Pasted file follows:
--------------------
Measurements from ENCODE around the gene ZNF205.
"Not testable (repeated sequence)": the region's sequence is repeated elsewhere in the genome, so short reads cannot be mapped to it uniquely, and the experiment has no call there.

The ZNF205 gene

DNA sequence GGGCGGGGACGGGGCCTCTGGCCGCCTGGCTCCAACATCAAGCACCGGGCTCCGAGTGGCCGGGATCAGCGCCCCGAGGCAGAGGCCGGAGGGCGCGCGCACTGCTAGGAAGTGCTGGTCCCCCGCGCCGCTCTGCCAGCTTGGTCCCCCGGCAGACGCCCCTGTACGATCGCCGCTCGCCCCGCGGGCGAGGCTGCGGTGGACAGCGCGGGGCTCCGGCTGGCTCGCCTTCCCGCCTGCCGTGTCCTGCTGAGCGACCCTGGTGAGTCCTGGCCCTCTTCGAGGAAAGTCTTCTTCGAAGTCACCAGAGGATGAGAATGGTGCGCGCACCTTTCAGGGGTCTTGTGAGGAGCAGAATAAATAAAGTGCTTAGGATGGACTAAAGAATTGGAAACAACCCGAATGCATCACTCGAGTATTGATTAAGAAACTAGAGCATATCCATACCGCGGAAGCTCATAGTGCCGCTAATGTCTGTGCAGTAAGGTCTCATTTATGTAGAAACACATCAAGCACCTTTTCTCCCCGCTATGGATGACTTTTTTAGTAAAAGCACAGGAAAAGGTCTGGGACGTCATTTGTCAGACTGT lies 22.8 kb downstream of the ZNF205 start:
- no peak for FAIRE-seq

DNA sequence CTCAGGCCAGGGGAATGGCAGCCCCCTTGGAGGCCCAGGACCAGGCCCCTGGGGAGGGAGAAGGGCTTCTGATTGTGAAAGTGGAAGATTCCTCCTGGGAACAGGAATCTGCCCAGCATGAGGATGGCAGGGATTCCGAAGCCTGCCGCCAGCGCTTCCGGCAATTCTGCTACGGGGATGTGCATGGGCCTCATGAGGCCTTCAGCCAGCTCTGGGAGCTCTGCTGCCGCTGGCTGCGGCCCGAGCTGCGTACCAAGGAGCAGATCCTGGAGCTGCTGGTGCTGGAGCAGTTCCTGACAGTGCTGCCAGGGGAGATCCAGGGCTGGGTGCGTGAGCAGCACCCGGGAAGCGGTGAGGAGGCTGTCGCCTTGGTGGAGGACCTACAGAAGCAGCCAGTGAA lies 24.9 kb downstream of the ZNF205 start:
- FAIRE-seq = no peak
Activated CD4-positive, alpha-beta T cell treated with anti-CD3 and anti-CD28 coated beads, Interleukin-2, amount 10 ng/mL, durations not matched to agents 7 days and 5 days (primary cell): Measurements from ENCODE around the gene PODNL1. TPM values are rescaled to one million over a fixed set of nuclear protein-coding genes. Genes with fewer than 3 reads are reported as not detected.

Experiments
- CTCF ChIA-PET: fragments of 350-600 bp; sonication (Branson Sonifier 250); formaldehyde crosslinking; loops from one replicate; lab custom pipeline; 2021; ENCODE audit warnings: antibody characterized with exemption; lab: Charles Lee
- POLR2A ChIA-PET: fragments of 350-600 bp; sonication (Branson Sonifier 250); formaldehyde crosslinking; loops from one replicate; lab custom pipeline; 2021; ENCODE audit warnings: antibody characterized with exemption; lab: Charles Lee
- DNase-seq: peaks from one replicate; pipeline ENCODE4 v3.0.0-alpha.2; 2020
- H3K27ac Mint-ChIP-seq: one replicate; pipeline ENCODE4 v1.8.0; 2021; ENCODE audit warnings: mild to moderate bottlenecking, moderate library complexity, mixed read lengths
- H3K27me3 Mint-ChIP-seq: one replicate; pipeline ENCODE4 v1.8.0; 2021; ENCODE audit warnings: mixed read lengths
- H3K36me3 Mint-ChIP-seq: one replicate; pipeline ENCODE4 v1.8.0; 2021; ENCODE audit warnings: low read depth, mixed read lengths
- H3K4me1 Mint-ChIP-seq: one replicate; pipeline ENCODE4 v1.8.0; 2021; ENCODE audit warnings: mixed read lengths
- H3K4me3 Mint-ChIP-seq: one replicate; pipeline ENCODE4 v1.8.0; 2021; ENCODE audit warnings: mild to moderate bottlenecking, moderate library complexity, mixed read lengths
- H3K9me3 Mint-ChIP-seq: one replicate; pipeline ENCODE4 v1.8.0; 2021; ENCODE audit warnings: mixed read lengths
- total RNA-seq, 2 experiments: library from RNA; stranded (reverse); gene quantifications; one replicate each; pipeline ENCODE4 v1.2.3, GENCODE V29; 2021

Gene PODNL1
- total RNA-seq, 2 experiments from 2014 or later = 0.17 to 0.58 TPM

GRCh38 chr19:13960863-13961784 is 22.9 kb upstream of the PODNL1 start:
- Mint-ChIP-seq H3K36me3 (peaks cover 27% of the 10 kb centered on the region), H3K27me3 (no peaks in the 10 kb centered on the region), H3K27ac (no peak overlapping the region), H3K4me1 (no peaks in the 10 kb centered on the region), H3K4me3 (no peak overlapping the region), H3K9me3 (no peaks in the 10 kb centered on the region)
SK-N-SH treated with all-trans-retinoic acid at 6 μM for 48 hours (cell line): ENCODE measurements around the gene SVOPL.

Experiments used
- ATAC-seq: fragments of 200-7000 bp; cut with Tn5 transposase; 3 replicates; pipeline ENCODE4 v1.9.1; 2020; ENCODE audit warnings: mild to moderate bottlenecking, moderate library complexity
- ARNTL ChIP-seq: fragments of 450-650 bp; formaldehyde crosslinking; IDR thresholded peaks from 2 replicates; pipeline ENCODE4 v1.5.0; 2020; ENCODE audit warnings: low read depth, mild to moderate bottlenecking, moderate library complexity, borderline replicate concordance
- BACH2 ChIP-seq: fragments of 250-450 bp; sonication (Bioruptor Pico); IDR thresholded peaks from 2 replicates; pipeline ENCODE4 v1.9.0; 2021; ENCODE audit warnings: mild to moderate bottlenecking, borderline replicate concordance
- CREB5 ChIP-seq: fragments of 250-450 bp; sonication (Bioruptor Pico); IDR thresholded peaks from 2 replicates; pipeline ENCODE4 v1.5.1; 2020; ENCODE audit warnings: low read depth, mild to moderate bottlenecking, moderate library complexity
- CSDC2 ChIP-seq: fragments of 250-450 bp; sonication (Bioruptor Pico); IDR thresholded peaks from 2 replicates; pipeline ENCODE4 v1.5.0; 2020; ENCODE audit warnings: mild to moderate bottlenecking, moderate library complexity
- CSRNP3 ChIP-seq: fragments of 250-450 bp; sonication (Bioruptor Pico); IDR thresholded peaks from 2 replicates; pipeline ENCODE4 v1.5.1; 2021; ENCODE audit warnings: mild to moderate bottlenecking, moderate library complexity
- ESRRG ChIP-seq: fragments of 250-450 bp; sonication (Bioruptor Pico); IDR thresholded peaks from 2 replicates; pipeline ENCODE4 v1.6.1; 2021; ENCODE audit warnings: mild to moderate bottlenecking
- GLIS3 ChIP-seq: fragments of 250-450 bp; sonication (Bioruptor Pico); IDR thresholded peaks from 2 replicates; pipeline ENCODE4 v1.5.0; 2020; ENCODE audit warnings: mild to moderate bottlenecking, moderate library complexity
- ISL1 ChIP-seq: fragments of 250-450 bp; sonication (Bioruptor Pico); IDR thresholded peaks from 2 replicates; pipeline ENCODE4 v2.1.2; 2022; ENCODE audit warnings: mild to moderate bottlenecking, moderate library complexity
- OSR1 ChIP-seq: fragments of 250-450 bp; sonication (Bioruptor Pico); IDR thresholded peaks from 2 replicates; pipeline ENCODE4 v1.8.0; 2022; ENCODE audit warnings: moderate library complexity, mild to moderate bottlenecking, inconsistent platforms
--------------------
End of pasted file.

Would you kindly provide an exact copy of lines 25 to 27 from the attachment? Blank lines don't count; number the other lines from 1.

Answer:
Experiments used
- ATAC-seq: fragments of 200-7000 bp; cut with Tn5 transposase; 3 replicates; pipeline ENCODE4 v1.9.1; 2020; ENCODE audit warnings: mild to moderate bottlenecking, moderate library complexity
- ARNTL ChIP-seq: fragments of 450-650 bp; formaldehyde crosslinking; IDR thresholded peaks from 2 replicates; pipeline ENCODE4 v1.5.0; 2020; ENCODE audit warnings: low read depth, mild to moderate bottlenecking, moderate library complexity, borderline replicate concordance